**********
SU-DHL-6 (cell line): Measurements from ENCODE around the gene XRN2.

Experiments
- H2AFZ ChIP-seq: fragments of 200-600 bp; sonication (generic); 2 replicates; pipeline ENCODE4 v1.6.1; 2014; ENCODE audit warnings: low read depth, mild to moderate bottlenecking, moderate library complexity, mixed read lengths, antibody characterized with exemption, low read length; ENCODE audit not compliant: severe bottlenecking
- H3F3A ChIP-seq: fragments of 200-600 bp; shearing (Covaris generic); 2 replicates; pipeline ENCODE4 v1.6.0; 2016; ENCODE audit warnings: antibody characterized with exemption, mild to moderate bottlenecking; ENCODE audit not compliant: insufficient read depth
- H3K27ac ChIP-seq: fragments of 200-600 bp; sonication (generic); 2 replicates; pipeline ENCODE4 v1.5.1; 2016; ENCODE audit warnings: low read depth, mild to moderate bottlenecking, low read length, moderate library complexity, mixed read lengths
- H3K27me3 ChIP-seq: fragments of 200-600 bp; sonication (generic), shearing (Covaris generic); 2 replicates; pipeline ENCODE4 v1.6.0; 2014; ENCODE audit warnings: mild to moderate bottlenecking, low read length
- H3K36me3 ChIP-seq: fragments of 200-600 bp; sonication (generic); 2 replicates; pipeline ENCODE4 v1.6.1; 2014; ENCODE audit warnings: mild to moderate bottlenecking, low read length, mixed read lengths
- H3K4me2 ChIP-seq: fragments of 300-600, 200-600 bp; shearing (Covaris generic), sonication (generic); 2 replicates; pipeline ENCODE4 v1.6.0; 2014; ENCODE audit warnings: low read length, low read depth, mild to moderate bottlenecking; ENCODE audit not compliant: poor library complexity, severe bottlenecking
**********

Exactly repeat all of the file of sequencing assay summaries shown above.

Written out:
SU-DHL-6 (cell line): Measurements from ENCODE around the gene XRN2.

Experiments
- H2AFZ ChIP-seq: fragments of 200-600 bp; sonication (generic); 2 replicates; pipeline ENCODE4 v1.6.1; 2014; ENCODE audit warnings: low read depth, mild to moderate bottlenecking, moderate library complexity, mixed read lengths, antibody characterized with exemption, low read length; ENCODE audit not compliant: severe bottlenecking
- H3F3A ChIP-seq: fragments of 200-600 bp; shearing (Covaris generic); 2 replicates; pipeline ENCODE4 v1.6.0; 2016; ENCODE audit warnings: antibody characterized with exemption, mild to moderate bottlenecking; ENCODE audit not compliant: insufficient read depth
- H3K27ac ChIP-seq: fragments of 200-600 bp; sonication (generic); 2 replicates; pipeline ENCODE4 v1.5.1; 2016; ENCODE audit warnings: low read depth, mild to moderate bottlenecking, low read length, moderate library complexity, mixed read lengths
- H3K27me3 ChIP-seq: fragments of 200-600 bp; sonication (generic), shearing (Covaris generic); 2 replicates; pipeline ENCODE4 v1.6.0; 2014; ENCODE audit warnings: mild to moderate bottlenecking, low read length
- H3K36me3 ChIP-seq: fragments of 200-600 bp; sonication (generic); 2 replicates; pipeline ENCODE4 v1.6.1; 2014; ENCODE audit warnings: mild to moderate bottlenecking, low read length, mixed read lengths
- H3K4me2 ChIP-seq: fragments of 300-600, 200-600 bp; shearing (Covaris generic), sonication (generic); 2 replicates; pipeline ENCODE4 v1.6.0; 2014; ENCODE audit warnings: low read length, low read depth, mild to moderate bottlenecking; ENCODE audit not compliant: poor library complexity, severe bottlenecking